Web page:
It’s absolutely on it’s way out, & couldn’t happen sooner. In large part, it doesn’t exist abroad (outside of the US), with basically no effect on service, and as someone who’s seen it from the inside, it’s absurd how detrimental it is to the cohesion of the industry. Having a server make 100k a year more than line cook makes no sense at all, not to even speak of what damage fast & largely untracked cash does to the mental health of the industry. It’s the reason that the heavy hitters in the biz, Thomas Keller among them, started moving away from it years ago.

  2. Thanks for your comment. You raise some fair points.

  3. Jeffrey Summers says:

    Fair? In what way? To be intellectually honest, it’s completely unfair (not to mention dumb). It’s on its way out from where? 1.3 million foodservice operations in the US and most use tipping to compensate it’s workers. I also don’t give a tinker’s damn whether it exists in other countries or not. That’s one of the most ludicrous arguments against the practice you can make. Should we behead guests who complain?

    It’s no ones business if I tip or not. Or if my business employs tipping or not. Don’t want to tip, don’t patronize businesses that employ it. It’s also not detrimental to the cohesion of the industry. What planet do you live on? This is absurd thinking. And it was actually Charlie Trotter who started the idea decades ago. Which is fine and dandy but not every restaurant can charge $450 a meal.

    People who don’t want to tip can do so if they want. No one is stopping them. But to tell me I can’t in my business, with employees who want it, is a power grab of the worst kind. Sorry Christopher, but it’s none of your business.

    These distractive debates remind me of the H.L. Mencken quote,: “The urge to save humanity is almost always a false front for the urge to rule.”

    1. Not saying I necessarily agree, but it’s fair to say that in many countries they don’t tip in the manner that we do here in the US. Also let’s be honest the IRS would rather not have tip income as they lose a lot of revenue on unreported tips. Hence his cash point. Again, not saying that I agree, but he brings up valid discussion points.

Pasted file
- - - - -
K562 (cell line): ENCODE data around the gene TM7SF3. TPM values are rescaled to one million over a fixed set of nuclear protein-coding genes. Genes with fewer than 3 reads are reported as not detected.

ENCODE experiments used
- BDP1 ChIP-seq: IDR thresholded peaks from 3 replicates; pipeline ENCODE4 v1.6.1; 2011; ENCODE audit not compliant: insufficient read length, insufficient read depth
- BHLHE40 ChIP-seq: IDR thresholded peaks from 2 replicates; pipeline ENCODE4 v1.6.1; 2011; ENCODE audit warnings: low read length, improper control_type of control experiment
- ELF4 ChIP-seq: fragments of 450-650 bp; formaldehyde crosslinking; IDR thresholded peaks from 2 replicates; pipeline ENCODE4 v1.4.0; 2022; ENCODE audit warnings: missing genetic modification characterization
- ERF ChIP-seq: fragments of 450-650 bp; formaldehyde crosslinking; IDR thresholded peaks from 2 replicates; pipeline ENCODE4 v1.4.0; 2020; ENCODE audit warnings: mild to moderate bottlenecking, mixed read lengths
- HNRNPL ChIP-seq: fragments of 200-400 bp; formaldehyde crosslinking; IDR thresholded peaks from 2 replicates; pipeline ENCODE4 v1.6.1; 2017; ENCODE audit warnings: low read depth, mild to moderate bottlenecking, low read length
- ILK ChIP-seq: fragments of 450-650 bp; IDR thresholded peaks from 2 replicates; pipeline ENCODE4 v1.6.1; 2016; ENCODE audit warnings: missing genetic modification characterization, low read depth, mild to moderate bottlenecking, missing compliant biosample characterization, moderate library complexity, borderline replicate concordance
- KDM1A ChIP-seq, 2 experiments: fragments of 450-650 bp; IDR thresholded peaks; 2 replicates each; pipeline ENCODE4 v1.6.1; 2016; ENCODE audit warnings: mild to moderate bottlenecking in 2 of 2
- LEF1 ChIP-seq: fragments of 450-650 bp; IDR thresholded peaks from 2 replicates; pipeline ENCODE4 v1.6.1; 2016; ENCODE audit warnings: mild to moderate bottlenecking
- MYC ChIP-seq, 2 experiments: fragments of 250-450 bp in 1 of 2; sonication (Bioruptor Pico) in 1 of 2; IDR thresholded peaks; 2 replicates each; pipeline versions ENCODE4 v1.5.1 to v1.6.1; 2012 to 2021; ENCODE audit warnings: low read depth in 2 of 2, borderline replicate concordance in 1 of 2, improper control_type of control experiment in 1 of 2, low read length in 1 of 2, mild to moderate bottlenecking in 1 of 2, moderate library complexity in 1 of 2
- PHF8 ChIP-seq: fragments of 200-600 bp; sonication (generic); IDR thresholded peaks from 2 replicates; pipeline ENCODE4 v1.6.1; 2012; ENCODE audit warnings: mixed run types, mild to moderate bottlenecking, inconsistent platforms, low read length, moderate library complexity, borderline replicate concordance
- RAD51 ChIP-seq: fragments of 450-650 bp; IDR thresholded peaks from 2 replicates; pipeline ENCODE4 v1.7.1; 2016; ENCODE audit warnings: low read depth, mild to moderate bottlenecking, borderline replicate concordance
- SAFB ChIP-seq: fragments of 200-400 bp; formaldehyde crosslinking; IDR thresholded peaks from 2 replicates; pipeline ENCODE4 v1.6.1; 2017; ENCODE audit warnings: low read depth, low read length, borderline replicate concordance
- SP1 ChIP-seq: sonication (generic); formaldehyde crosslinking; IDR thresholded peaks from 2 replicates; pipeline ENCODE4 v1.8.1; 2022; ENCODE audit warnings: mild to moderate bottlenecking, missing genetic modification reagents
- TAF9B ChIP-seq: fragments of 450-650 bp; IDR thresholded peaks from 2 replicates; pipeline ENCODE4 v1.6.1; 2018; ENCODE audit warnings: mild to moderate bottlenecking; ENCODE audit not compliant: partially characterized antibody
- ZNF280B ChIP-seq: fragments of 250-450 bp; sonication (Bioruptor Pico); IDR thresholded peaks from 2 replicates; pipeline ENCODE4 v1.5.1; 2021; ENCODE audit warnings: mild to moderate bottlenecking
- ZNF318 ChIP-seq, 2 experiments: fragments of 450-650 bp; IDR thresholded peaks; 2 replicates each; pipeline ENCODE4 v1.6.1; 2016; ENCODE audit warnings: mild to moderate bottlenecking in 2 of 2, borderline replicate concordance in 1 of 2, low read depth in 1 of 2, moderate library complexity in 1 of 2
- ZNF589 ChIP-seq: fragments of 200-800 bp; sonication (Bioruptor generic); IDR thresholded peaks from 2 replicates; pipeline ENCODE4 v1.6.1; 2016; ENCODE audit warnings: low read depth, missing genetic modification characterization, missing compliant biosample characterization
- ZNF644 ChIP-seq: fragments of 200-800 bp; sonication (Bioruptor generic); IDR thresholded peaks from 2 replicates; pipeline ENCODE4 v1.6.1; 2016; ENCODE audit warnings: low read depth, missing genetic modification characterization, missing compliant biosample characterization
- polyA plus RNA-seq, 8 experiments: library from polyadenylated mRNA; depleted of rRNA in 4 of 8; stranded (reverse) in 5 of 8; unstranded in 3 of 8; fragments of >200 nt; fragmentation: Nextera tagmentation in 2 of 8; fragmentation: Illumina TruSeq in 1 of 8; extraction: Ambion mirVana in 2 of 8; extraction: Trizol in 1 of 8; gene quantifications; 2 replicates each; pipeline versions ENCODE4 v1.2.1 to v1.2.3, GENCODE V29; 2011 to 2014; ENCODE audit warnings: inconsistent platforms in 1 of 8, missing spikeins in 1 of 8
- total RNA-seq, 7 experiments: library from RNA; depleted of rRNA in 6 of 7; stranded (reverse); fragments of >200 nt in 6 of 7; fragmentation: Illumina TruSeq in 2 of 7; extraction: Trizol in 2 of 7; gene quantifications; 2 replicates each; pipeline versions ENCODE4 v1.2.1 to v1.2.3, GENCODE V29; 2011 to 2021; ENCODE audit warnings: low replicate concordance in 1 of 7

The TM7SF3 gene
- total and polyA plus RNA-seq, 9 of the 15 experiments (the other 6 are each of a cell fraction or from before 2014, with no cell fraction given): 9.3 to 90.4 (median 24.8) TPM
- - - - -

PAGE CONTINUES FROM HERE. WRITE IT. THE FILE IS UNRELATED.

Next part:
2. Keith Gellman says:

      Absolutely no please! QSR and fast casual is one thing, BUT There are times I want to go to a nice restaurant and ask for specific servers. At $18-50+ per person I think I deserve better than server-bots.

      As a restaurant manager can attest, he needs those pros to ensure at the least the customers at those tables have a great experience.

      Take away tipping and the incentive would vanish for the experienced pro-and the breed will die; you will surely stop going out as finding that fair value and/or special experience will be way tougher than it is today.

  4. Keith Gellman says:

    Absolutely no please! QSR and fast casual is one thing, BUT There are times I want to go to a nice restaurant and ask for specific servers. At $18-50+ per person I think I deserve better than server-bots.

    As a restaurant manager can attest, he needs those pros to ensure at the least the customers at those tables have a great experience.

    Take away tipping and the incentive would vanish for the experienced pro-and the breed will die; you will surely stop going out as finding that fair value and/or special experience will be way tougher than it is today.

  5. danny troupos says:

    This could be the dumbest idea I have ever seen. The socialists in Europe, that do not want to reward good service can keep on having bad service. Growing up in the food industry I always tip between 20 and 25%. And if a waitperson days a great job, they should make more than the cry baby line cooks. The wait staff is on the frontline of the business. Nobody should tell another person what to tip, Ever. Another way to reditribute wealth I guess. And by the way I don not care what the IRS wants..

  6. As someone who has managed restaurants in both tip credit states (Texas) and non tip credit states (California), I believe that tipping is either on its way out or will change dramatically in tip credit states.

    How can it be okay that a business pays its employees less than the minimum wage by offering the carrot of (non-guaranteed) tips?